I feel like I love my bees more every time I visit them. No longer are they furious, terrifying insects two stings away from possibly sending me into anaphalactic shock. Now, I see them as totally engrossing, amazing, and ecosystem-important girls (since all the workers are female). It's super cool to see how much the hive has reproduced every time I visit. It seems that all of my 6 new frames have started to be built on.
Instead of me rambling on about how much I love my bees, I'll just show you some pictures. Maybe you'll be convinced of how awesome they are.
I get a weird satisfaction from preserving food. Maybe it's the process of turning something ephemeral into something that I can eat in the future, or the pride I get from learning a new skill. In any case, I've been trying to do a lot of canning and freezing this summer. I spend a lot of time in the Eastern Townships, where there are tons of farms and produce stands along the road. It's a nice feeling when I can see a garden behind the produce stand...it's the epitome of eating local. It also seems cheaper than buying fresh frutis and vegetables at one of the markets in Montreal.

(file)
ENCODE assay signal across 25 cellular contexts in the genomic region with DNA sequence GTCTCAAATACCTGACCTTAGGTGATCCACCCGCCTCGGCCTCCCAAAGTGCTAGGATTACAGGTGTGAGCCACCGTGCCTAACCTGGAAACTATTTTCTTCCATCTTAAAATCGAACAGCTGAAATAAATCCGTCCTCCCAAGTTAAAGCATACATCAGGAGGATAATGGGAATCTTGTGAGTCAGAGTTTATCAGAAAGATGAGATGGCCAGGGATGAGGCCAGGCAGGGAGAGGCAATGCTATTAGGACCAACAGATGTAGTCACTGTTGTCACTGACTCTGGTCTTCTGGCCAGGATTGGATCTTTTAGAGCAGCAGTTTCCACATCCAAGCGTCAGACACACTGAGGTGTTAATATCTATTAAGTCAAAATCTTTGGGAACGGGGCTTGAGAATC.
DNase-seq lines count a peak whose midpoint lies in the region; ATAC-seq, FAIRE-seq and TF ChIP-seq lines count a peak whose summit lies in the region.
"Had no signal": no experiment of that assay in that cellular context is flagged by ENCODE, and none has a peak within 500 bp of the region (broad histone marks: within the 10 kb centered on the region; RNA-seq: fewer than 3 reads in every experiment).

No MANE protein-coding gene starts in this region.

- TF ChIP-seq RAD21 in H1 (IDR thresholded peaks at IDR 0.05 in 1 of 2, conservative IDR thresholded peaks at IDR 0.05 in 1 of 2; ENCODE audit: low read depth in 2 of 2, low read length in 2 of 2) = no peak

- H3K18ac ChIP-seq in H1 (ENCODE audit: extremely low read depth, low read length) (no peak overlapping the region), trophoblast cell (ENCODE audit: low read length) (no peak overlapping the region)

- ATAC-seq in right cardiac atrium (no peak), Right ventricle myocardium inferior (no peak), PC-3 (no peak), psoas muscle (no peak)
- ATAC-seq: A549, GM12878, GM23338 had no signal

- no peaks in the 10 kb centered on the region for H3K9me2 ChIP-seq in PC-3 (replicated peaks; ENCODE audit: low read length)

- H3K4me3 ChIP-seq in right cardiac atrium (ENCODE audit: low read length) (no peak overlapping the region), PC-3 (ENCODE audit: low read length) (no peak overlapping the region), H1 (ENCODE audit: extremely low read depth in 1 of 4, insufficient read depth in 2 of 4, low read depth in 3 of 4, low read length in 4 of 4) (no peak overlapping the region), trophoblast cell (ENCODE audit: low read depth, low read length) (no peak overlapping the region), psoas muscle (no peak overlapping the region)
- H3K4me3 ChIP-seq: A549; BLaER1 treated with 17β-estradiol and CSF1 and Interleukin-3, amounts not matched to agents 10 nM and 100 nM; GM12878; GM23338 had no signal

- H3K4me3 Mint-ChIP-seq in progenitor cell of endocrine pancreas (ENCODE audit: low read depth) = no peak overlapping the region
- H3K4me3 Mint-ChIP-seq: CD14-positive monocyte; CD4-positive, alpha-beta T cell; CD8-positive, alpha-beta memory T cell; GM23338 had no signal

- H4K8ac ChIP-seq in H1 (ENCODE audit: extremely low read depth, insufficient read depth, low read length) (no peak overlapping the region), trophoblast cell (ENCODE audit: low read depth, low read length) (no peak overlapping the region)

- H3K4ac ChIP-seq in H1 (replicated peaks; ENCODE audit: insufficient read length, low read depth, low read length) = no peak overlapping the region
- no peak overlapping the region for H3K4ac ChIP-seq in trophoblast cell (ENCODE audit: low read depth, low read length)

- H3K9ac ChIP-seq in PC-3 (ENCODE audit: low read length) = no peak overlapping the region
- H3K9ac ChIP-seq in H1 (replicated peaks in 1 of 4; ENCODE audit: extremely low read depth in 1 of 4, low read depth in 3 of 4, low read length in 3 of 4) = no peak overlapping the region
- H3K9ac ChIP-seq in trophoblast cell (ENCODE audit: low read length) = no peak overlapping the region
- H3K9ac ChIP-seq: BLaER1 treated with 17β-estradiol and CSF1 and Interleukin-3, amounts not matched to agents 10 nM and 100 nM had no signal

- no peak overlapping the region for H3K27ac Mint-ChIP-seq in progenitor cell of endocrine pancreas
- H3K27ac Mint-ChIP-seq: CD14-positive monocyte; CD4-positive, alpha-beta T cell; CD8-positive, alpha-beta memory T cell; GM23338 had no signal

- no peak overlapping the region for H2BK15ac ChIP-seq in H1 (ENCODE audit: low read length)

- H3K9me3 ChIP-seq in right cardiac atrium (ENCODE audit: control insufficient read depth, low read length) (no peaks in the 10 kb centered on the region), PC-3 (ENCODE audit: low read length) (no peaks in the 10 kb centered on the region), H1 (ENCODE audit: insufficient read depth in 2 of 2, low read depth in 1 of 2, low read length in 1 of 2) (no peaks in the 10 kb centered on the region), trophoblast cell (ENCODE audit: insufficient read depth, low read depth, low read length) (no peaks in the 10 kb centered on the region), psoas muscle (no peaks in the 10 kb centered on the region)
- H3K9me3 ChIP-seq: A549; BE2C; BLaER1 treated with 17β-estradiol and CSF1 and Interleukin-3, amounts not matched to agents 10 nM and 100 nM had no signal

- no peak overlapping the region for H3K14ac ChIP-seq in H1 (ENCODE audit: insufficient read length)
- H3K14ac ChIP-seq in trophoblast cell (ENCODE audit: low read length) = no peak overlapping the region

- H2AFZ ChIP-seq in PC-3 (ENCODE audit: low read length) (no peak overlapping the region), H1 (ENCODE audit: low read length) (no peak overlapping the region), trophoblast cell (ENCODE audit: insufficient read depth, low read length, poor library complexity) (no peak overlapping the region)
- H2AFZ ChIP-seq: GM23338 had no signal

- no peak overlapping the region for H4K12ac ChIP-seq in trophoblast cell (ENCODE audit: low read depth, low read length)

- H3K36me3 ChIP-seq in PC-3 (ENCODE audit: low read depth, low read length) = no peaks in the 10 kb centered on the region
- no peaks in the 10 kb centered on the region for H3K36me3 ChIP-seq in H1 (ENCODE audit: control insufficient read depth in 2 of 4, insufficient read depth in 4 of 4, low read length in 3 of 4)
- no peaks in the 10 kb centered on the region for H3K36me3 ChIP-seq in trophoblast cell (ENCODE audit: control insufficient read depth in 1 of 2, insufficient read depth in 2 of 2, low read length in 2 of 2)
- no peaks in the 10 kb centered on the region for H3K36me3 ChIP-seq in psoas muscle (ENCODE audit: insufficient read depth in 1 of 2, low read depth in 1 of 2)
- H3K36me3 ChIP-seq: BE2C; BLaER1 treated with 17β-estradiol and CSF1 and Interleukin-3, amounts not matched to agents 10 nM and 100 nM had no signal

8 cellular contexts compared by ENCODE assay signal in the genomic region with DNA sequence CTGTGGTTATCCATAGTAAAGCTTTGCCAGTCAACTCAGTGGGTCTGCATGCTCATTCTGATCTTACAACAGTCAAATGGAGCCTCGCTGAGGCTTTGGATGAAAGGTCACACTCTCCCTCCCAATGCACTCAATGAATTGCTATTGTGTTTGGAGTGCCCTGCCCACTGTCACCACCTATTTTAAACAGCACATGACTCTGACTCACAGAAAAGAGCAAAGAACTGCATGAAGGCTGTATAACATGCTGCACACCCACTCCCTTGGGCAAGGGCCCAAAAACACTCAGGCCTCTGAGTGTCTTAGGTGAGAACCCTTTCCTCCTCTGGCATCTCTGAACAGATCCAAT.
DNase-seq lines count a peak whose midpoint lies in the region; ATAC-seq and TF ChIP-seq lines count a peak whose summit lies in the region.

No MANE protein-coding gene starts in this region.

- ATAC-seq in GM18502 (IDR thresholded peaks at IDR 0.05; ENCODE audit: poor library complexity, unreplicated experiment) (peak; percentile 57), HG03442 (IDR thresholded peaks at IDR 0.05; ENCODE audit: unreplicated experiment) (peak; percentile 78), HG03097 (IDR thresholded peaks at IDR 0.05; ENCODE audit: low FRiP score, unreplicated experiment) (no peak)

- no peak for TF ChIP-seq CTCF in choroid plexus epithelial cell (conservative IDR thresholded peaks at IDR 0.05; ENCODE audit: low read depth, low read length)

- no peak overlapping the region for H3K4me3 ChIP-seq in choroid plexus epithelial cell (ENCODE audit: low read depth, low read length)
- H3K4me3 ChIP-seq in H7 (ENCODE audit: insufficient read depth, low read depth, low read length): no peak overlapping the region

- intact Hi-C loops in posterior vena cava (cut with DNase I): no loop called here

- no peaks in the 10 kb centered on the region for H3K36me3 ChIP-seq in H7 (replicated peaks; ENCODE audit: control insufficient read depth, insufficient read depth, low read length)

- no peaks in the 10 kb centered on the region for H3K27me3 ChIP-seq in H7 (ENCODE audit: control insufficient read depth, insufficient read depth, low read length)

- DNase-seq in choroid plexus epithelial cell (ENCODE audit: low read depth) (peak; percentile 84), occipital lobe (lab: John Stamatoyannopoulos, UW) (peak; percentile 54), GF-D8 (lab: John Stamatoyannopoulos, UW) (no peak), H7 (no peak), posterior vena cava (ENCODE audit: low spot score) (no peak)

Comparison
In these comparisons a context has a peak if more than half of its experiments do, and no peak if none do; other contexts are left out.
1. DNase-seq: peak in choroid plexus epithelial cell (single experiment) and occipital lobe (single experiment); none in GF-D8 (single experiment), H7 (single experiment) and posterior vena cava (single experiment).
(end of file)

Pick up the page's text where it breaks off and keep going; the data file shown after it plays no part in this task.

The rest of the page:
My own garden is doing pretty well, considering I can only visit it once every two weeks. The only thing I've been able to harvest so far are peas, but soon I should have carrots, tomatoes (crossing my fingers), cucumbers, pumpkins, zucchinis, and basil (crossing my fingers and my toes). Surprisingly, the only real animal problems I've had were the racoons that dug up the cardboard I used as a base, since there was compost underneath. It took out a few basil plants, but there are still three plants hanging in there. I wish I could visit it more, but that's why I needed a small, managable garden that would need minimal weeding.
This summer, I've made enough strawberry/rhubarb and raspberry jam to last me until next year. I've also started freezing spinach from my grandfather's garden for pastas in a few months. Yesterday, I added something else to the list: vacuum packed blueberries.
I like freezing food and having it for later, but a lot of times the quality is diminished and instead tastes like ubiquitous freezer burn. I found out my friend has a vacuum packer, so we picked 6 liters of blueberries at the farm across the street (doesn't get any more local than that!). We kept 2 liters fresh, but sealed the rest. It was super easy to vacuum pack them, you really just put the blueberries into a bag and stick it into the machine. The machine sucks all the air out, and apparently almost doubles the life of the food. Then you stick it in the freezer.
I'll let you know if they still taste good in 6 months.
I'm an eco-conscious girl from Montreal, Quebec. I'm currently an adjunct science professor at Champlain College of Vermont (Montreal Campus). I'm interested in any opportunities to expand my experience with grassroots activism, climate change legislation, or environmental education.